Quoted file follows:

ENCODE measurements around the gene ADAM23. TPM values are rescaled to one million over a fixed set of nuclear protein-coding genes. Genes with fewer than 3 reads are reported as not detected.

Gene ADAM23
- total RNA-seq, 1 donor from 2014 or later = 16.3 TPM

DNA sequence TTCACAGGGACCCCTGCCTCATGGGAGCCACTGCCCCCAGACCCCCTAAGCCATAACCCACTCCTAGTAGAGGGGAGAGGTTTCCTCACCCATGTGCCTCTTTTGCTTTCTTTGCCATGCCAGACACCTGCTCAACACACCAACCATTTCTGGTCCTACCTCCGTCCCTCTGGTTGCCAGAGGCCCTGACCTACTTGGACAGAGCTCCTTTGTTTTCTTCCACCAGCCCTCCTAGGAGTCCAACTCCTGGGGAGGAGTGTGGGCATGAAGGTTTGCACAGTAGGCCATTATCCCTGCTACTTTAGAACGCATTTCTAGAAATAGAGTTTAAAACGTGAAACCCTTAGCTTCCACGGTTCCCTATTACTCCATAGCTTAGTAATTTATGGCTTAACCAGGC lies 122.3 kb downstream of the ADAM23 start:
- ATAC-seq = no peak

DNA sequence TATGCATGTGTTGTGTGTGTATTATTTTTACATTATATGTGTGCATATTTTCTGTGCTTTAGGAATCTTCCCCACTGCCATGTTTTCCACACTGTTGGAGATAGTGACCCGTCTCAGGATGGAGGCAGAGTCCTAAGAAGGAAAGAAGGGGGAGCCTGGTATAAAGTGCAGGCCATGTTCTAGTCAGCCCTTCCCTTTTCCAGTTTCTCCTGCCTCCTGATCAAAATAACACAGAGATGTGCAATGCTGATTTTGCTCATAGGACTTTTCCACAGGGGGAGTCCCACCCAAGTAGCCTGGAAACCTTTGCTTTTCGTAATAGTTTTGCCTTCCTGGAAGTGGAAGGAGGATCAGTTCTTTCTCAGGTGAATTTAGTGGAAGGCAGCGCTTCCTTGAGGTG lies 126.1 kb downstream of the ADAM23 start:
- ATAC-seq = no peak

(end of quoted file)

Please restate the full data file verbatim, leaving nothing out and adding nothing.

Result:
ENCODE measurements around the gene ADAM23. TPM values are rescaled to one million over a fixed set of nuclear protein-coding genes. Genes with fewer than 3 reads are reported as not detected.

Gene ADAM23
- total RNA-seq, 1 donor from 2014 or later = 16.3 TPM

DNA sequence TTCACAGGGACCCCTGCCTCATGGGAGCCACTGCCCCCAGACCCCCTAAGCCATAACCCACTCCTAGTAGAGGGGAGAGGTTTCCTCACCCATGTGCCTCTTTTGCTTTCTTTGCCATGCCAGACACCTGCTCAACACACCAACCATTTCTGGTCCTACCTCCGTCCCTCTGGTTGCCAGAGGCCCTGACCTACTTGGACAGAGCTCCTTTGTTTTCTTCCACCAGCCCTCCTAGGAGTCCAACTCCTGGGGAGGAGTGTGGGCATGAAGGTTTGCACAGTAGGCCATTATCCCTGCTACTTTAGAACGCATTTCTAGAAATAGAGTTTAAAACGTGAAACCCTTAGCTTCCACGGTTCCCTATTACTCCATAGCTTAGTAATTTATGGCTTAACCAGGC lies 122.3 kb downstream of the ADAM23 start:
- ATAC-seq = no peak

DNA sequence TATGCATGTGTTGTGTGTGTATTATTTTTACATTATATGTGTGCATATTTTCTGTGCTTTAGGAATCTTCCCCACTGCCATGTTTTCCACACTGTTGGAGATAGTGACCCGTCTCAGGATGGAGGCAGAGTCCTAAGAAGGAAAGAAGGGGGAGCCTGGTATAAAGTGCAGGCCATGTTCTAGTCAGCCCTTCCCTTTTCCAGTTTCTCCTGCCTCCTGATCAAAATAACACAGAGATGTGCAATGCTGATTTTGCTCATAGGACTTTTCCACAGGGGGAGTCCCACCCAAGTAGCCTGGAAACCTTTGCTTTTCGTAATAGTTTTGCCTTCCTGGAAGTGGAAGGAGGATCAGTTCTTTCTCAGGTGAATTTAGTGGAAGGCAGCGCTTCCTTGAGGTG lies 126.1 kb downstream of the ADAM23 start:
- ATAC-seq = no peak